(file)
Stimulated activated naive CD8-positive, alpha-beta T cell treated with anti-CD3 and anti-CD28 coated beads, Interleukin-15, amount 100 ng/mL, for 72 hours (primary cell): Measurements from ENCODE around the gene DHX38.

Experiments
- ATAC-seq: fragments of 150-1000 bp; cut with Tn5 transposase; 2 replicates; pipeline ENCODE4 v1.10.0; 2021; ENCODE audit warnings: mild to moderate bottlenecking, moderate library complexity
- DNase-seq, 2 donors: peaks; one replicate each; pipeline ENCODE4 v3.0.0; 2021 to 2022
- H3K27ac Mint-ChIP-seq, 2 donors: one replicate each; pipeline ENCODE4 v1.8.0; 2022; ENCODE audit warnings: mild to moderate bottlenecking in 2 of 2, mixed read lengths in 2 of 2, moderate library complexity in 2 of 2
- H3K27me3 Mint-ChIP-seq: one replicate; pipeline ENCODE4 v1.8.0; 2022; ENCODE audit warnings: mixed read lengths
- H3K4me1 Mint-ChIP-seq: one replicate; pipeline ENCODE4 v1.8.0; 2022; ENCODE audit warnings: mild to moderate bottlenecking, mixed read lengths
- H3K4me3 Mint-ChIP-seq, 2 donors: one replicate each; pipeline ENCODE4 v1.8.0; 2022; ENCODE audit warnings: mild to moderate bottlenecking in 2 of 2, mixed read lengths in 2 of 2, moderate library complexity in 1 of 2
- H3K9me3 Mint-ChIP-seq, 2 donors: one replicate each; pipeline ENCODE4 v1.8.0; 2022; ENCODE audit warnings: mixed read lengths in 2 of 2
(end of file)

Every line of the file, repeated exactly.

Stimulated activated naive CD8-positive, alpha-beta T cell treated with anti-CD3 and anti-CD28 coated beads, Interleukin-15, amount 100 ng/mL, for 72 hours (primary cell): Measurements from ENCODE around the gene DHX38.

Experiments
- ATAC-seq: fragments of 150-1000 bp; cut with Tn5 transposase; 2 replicates; pipeline ENCODE4 v1.10.0; 2021; ENCODE audit warnings: mild to moderate bottlenecking, moderate library complexity
- DNase-seq, 2 donors: peaks; one replicate each; pipeline ENCODE4 v3.0.0; 2021 to 2022
- H3K27ac Mint-ChIP-seq, 2 donors: one replicate each; pipeline ENCODE4 v1.8.0; 2022; ENCODE audit warnings: mild to moderate bottlenecking in 2 of 2, mixed read lengths in 2 of 2, moderate library complexity in 2 of 2
- H3K27me3 Mint-ChIP-seq: one replicate; pipeline ENCODE4 v1.8.0; 2022; ENCODE audit warnings: mixed read lengths
- H3K4me1 Mint-ChIP-seq: one replicate; pipeline ENCODE4 v1.8.0; 2022; ENCODE audit warnings: mild to moderate bottlenecking, mixed read lengths
- H3K4me3 Mint-ChIP-seq, 2 donors: one replicate each; pipeline ENCODE4 v1.8.0; 2022; ENCODE audit warnings: mild to moderate bottlenecking in 2 of 2, mixed read lengths in 2 of 2, moderate library complexity in 1 of 2
- H3K9me3 Mint-ChIP-seq, 2 donors: one replicate each; pipeline ENCODE4 v1.8.0; 2022; ENCODE audit warnings: mixed read lengths in 2 of 2